What is a Jet Pump?

Paul Scott

A jet or eductor pump is a device which uses a stream of one fluid to pump another by application of the Venturi effect. A jet pump achieves its action by using an independent fluid flow to create a Venturi vacuum in the pump mechanism which sucks the fluid through to the discharge hose. Jet pumps exhibit the beneficial characteristic of being able to convert a high energy, low volume flow into a low energy, high volume flow. They are also able to pump fluids containing high levels of abrasive material which would quickly destroy the moving parts of a conventional pump. When used to pump well water, jet pumps also have the advantage of locating all the moving parts of the pump on the surface with only the Venturi section underground.

Man with hands on his hips
Man with hands on his hips

The Venturi effect used in jet pumps occurs when a fluid is forced through a restriction. This causes a simultaneous increase in the kinetic energy and decrease in the pressure of the fluid flow. This pressure decrease is used in a jet pump to draw fluid into and through the Venturi chamber, thereby completing the pumping cycle. This method of moving fluids has the benefit of turning a relatively high energy flow of fluid at small flow rates into a large flow rate with low energy. This makes the jet pump ideal for applications requiring a high delivery rate with a moderate head.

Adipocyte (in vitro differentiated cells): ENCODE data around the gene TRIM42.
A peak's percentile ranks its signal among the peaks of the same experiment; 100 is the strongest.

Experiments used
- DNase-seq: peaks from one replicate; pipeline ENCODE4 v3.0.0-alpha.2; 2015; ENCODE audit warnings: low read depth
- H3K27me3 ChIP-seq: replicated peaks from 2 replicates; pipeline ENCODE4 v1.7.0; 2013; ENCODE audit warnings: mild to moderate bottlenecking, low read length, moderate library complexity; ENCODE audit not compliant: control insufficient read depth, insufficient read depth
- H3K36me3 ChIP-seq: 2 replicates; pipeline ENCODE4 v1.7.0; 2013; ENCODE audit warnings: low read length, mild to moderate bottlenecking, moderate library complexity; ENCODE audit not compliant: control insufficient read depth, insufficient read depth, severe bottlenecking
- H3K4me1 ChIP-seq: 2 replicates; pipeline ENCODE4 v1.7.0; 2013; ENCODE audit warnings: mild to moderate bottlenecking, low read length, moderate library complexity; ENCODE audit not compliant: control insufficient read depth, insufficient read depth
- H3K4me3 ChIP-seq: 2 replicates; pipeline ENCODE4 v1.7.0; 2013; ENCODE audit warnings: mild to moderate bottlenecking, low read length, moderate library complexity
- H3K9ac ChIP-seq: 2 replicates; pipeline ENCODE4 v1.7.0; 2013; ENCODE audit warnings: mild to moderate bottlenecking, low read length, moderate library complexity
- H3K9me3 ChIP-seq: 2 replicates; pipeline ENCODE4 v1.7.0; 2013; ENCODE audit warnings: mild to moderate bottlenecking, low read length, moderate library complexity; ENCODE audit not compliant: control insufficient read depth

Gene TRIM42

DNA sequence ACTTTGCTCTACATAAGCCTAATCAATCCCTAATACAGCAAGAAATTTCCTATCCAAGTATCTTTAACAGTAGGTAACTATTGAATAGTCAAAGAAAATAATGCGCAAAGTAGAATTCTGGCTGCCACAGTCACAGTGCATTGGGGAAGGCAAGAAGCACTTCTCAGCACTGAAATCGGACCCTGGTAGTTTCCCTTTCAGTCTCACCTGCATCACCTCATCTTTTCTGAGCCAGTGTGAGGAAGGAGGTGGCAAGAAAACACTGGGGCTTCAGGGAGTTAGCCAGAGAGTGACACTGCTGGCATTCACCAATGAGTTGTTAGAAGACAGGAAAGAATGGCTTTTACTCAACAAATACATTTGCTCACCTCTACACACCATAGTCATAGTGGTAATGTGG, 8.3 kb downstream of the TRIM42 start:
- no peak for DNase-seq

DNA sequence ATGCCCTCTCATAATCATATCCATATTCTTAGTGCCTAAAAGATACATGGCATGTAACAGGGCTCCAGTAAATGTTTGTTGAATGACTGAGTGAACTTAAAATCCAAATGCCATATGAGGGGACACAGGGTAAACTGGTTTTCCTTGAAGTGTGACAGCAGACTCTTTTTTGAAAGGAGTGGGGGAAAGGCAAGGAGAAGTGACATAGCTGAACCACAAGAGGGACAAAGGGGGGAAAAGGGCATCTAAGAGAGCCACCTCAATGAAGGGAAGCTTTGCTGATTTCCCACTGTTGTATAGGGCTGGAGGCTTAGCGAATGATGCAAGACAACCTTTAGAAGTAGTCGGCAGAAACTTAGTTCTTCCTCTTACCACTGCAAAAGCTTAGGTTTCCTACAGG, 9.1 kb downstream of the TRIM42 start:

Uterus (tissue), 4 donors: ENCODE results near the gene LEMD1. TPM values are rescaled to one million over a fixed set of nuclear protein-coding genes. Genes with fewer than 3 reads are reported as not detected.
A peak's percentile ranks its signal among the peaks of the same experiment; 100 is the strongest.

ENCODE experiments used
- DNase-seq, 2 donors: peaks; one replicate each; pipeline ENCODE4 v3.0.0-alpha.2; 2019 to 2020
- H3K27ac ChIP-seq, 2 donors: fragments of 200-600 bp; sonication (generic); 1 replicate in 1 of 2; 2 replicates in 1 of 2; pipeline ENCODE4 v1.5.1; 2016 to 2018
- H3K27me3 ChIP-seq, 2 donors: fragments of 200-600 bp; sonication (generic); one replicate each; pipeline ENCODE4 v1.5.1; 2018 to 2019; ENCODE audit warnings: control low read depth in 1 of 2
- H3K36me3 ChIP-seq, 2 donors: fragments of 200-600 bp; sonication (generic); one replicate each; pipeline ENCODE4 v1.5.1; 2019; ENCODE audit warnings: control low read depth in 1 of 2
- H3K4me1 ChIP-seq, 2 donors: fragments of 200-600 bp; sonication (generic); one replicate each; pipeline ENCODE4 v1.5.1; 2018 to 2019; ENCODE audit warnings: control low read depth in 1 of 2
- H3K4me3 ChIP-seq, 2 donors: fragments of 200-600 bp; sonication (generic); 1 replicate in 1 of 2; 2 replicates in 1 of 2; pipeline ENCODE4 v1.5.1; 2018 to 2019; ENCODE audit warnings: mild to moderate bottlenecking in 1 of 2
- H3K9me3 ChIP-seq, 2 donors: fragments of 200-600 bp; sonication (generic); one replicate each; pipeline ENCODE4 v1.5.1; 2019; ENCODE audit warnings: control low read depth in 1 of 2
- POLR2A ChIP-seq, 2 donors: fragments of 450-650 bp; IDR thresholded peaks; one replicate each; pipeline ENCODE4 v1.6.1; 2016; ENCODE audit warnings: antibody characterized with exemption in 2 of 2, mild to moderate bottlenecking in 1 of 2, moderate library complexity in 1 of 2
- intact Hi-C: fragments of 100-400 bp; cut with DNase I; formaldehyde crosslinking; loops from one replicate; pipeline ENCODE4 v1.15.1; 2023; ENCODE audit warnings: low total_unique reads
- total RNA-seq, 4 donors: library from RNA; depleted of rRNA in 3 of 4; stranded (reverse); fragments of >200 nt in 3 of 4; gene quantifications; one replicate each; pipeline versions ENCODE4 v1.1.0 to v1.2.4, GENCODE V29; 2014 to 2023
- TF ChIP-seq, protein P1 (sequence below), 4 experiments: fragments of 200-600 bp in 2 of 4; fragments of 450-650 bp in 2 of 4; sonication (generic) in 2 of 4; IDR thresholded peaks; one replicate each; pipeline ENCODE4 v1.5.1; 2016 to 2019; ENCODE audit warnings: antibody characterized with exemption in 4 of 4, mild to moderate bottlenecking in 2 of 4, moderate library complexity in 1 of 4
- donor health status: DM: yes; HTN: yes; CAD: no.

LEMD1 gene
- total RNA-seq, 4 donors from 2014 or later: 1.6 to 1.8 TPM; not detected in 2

In some cases, a simple arrangement using a fire hose as an independent fluid source can deliver considerable discharge volumes. In general though, a small centrifugal pump is used to supply the independent fluid flow. Typically a portion of this pumps flow is sent to the jet pump discharge and the rest is used to create the Venturi effect. When used to pump well water, it has the benefit of locating all moving at ground level and only having the Venturi head, Venturi inlet, and discharge pipes submerged in the well. Although submersible electric pumps are gradually replacing the jet pump, they are still used where low maintenance solutions are required.

The jet pump has an additional benefit in that the lack of moving parts in the Venturi makes pumping suspended silt a viable option. This would not be feasible with a conventional centrifugal pump as the sand would quickly abrade the impeller and destroy the pump. The relatively small size of the centrifugal pump in relation to the large discharge rates also makes jet pumps an attractive option from a financial perspective in terms of installation, running costs, and maintenance.

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